https://www.propridehitch.com/

No white knuckles here since I installed it...

kittmaster 09-18-2018 02:11 PM

Quote:

Originally Posted by rmkrum (Post 2157857)
ProPride system is also a Hensley design similar to the Arrow, but a lot more heavy-duty.

https://www.propridehitch.com/

No white knuckles here since I installed it...

This:

https://www.propridehitch.com/propri...control-hitch/

or

https://www.propridehitch.com/reese-...-sway-control/

Which one are you referring to?..TY.

uraljohn 09-18-2018 03:24 PM

Towing on the ball
 
Quote:

Originally Posted by kittmaster (Post 2157659)
Hello,

Working with my service manager at TASCA in Woonsocket, we are getting ready to order a Serenity 23FB in February. Our tow vehicle is a 2016 Yukon XL set up for towing with OEM brake controller, rear end etc.

I was told a simple ball can be used to pull it, it was recommended to get a sway control "friction" bar for it. Is there another type that I could/should be aware of?

This is our first and hopefully last trailer for us as we hang onto things forever, so we want to be sure we have it A) set up correctly B) ensure as much safety factor as possible C) easy to connect disconnect as I'm the one who will have to manage it.

Can someone make recommendation of what I should be looking at?

Does a sway system also mean weight distribution as well or can they be mutually exclusive?

Any help would be great and thanks for your time.

Chris

:hammer:

Your going to have around 600 LBS of tongue weight dropped onto the back of a not real long wheelbase vehicle. You will be loading the rear axle plenty and taking a bunch of weight off of the front axle. NOT GOOD. You need a decent Weight Distributing Hitch and sway control. I tow a 2017 23D (this model Airstream has a higher tongue weight than a 23FB, about 800 LBS) with a 2013 Ford E150 XLT van with factory tow package. I would not even consider towing without a WD hitch and I have way more tow vehicle than your Yukon. I use a Equalizer (just my choice, there are many fine WD hitches to choose from) and it does a great job transferring weight back onto front axle for safe handling. You may want to check the door jamb sticker for the cargo capacity and axle ratings on your Yukon. Once you are all hooked up and fully loaded for travel, go to the closest Cat Scale and properly weigh rig. My guess is that your going to be real close to max on the back axle. My van has a 8600 GVW rating with 3700LB front axle, 5120LB rear axle rating. Cargo capacity is 2530 LBS. It tows the 23D very easily because of all the extra capacity.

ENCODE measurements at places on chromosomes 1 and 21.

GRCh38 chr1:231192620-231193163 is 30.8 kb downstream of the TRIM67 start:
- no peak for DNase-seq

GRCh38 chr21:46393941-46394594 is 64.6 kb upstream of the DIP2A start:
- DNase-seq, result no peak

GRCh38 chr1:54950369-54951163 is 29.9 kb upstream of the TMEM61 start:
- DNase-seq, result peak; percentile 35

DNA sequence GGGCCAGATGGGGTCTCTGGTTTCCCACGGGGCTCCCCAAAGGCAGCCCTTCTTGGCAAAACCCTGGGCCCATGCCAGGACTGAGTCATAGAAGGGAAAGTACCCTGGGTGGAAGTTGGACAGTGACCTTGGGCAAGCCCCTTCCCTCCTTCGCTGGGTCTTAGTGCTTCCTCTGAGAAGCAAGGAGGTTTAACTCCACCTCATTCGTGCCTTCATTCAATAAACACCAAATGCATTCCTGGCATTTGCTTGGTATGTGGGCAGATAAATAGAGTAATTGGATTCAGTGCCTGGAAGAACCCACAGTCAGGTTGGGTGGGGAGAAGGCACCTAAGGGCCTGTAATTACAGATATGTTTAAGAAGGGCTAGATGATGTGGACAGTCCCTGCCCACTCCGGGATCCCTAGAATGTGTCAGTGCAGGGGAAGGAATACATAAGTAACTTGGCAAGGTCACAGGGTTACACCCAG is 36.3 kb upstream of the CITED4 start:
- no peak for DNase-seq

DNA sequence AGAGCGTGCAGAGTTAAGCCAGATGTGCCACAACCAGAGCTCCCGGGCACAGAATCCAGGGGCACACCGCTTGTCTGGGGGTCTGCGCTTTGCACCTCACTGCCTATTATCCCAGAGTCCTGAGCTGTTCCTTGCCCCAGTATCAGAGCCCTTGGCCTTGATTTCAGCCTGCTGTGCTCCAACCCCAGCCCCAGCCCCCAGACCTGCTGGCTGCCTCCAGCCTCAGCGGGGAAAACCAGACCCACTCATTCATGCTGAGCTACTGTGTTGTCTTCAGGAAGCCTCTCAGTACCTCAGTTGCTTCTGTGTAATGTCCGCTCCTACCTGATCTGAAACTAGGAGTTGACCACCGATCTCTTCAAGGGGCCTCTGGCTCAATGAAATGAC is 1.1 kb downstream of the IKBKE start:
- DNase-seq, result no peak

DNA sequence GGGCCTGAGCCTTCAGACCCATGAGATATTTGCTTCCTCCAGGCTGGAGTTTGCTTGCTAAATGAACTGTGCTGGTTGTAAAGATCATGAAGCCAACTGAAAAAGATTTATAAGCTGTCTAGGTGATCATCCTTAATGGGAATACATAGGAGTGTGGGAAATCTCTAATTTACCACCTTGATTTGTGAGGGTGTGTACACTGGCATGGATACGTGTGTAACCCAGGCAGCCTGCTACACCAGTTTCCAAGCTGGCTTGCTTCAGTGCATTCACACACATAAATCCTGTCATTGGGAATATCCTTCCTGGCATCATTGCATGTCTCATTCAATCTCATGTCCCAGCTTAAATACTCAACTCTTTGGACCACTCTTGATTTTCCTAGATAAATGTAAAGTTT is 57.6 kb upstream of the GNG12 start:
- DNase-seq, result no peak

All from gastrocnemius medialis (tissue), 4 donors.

rmkrum 09-18-2018 03:33 PM

The ProPride P3 one is what I have. Flat will NOT tow a trailer without one. Had a different setup that came with the Airstream. Trailer kept trying to come around me on downgrades, gave that hitch away, and went to a ProPride P3. No more issues since.

https://www.propridehitch.com/propri...control-hitch/

I'm using 1,000 pound bars with my 2007 22" International CCD. Tows like it is on rails under all conditions. It does require careful installation (just follow the instructions) and the WD adjustments need to be right to keep my somewhat too light Tacoma front end properly 'planted' for stability.

If it's not set right, the 'porpoising' on the front end makes DW seasick...and is an indication I need to tighten the WD bars a bit based on the load in the trailer and truck bed. When it's set right, rig is solid, tracks well up to 80+ MPH. (No, that speed was a momentary, accidental short run in west Texas caused by me not paying attention to speed...rig runs very smooth at reasonable speeds)

What I like best about it is the lack of sway events caused by passing big rigs. I get a 'push', but the whole rig feels it--no sudden 'tail wagging the dog' sway stuff at all.

Some complain about the difficulty of hitching up, but I've always done it by myself, just adjust alignment of the head to the stinger with the jacks, then back in at the right angle. Head does not have to be straight, either. I've easily done it at 45+ degrees to the trailer center line many times.